Halal rules of Islamic law schools


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Farhan Tufail
Photo: Kemal Calik
Most Muslims, about 85 percent, are Sunni. The rest of the Shiites. Every believer belongs to one of the different schools of law – and is guided by their dietary requirements. This poses a difficult task for companies.

In the course of the long history of Islam, different law schools have emerged. The Sunnis have four different law schools: Hanafi (31 percent of Muslims), Shafii (16 percent), Hanbali (4 percent) and Maliki (25 percent). There is another Shiite, the Jafari.

How did the different law schools come about? After the death of the Prophet Muhammad, the jurists discussed the accepted sources, such as the Koran and the Sunnah (the entirety of the Prophet’s traditional sayings), and issued a legal recommendation. “Due to differences in the assessment of these foundations, the scholars then came to different conclusions regarding the details of the legal provisions,” said Farhan Tufail, CEO of Halal Certification Services, at the GDL Symposium “Ethics and Responsibility in the food industry” in Gerlingen. Today Muslims belong to one of the schools and follow the religious rules of the law school.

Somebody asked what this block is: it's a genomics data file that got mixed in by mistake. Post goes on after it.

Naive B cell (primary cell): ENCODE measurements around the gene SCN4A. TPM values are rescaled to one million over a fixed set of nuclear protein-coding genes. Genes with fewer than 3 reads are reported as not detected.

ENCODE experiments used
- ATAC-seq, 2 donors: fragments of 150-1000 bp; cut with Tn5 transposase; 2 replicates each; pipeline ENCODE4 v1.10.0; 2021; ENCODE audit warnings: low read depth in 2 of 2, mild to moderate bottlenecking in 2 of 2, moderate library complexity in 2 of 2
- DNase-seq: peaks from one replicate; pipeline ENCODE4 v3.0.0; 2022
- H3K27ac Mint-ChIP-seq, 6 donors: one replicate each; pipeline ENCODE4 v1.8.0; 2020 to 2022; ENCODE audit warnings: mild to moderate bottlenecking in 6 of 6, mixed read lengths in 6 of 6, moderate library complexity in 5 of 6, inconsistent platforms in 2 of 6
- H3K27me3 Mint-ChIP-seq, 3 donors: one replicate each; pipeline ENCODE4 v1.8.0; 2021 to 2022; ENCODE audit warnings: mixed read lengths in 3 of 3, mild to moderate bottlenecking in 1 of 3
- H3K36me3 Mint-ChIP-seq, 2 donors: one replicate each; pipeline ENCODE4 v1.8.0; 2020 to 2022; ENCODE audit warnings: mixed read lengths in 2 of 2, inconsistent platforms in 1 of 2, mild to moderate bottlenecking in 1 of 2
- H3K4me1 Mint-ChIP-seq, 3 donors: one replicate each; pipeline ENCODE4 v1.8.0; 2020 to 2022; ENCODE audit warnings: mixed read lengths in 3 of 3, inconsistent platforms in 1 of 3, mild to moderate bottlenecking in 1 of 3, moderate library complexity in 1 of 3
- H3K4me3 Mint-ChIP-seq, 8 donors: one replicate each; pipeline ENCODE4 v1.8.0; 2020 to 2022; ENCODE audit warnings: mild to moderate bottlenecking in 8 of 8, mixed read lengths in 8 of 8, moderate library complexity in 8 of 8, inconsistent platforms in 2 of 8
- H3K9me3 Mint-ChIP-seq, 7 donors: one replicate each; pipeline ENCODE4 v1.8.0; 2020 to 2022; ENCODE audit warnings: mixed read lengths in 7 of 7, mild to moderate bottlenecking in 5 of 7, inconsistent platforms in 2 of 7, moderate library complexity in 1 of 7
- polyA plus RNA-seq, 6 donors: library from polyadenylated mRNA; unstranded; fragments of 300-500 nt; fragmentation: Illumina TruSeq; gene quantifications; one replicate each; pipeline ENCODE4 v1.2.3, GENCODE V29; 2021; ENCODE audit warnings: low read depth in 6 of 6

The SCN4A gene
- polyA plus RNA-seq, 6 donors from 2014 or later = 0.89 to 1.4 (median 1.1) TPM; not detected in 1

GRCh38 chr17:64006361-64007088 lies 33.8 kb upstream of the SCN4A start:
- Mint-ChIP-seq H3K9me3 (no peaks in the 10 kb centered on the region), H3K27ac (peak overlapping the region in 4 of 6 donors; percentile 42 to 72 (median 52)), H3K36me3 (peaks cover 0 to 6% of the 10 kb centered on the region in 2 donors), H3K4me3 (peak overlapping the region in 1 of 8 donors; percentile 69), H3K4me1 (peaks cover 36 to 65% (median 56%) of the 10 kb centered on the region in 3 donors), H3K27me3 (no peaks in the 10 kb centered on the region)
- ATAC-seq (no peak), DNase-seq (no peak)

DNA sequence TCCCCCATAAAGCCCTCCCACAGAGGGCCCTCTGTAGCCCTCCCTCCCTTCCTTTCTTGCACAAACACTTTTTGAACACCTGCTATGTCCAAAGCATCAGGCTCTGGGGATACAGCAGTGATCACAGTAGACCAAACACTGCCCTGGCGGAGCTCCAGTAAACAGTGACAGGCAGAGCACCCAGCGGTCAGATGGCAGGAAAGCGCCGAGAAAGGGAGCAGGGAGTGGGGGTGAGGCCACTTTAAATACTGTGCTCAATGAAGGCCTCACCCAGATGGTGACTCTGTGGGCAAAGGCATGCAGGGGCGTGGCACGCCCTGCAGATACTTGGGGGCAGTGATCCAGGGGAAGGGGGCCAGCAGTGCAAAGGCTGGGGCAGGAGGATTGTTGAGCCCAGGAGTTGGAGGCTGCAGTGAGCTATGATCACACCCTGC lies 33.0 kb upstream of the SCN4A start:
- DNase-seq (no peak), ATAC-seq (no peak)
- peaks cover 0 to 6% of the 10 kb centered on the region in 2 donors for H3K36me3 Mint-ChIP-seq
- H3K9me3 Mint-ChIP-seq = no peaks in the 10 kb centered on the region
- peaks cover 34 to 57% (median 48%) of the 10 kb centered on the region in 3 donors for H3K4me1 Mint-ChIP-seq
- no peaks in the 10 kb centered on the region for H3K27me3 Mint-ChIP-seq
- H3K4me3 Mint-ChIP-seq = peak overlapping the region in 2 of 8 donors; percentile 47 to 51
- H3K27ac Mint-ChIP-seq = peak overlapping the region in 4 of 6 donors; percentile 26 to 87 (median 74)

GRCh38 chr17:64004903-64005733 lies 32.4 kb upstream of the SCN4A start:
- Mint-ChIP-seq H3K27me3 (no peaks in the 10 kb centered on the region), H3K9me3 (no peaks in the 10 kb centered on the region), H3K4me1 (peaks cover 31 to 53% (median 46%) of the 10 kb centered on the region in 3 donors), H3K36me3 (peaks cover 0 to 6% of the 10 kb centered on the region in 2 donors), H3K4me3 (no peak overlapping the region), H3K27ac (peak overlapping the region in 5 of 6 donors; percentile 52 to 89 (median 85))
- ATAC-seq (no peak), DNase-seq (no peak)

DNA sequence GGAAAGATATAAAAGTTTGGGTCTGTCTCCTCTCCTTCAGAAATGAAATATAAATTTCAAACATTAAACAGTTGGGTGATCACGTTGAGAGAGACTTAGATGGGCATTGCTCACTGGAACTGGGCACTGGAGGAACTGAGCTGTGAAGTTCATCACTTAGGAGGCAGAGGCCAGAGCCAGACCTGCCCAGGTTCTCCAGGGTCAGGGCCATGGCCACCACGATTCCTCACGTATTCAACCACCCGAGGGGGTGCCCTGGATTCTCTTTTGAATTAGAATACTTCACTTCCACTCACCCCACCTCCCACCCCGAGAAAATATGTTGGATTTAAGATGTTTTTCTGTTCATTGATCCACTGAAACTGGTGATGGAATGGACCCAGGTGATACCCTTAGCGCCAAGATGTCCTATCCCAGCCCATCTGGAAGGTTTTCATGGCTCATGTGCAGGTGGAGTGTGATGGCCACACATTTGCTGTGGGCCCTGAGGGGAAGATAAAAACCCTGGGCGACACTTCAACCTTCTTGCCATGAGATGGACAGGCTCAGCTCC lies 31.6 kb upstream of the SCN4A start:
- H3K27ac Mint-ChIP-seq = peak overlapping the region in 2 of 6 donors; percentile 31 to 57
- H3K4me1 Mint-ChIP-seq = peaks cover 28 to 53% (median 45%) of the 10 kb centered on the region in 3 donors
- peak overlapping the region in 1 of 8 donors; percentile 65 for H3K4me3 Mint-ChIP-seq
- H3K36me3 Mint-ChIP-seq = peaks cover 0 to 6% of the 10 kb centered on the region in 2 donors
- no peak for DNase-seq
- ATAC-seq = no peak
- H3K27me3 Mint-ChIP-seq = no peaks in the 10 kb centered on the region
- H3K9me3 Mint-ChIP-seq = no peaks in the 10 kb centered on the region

“The four Sunni jurists agree on the dietary laws on most legal issues,” Tufail said. Nevertheless, there are questions where one school of law allows it (halal), while the other proscribes it (makruh) and the third prohibits it (haram). A few examples: Eating pork is prohibited at all law schools. “There is no discussion,” said the Halal expert. In the case of the Hanafites, however, horse meat is considered haram, and halal for the sheep and hanbalis. For the Jafaris it was frowned upon, so makruh.

Production process must be halal-compatible

There is also a different interpretation at slaughter. The omission of prayer before slaughter would be considered by law schools to be haram. It can still be halal for the sheepdog if it is a mistake. In the Malik law school only a Muslim may butcher, the Hanafis accepted a believing Jew, Christian or Muslim.

The Hanbali law school would consider anything containing alcohol as Nadjs (ritually contaminated) – and thus haram. For the Hanafiten only the alcohol, that also dates, grapes or raisins is won, Najs and therefore not allowed. If the alcohol is made of other substances, it is not haram and should be used in an amount that “does not look intoxicating.” The point is, however, that the alcohol is not produced deliberately. “The entire production process has to be halal-capable,” emphasized Tufail.

“The difference in the design of law schools puts the companies that want to certify into an almost impossible task,” Tufail said at the meeting. His tip: “Always take the strictest interpretation, then you are on the safe side.”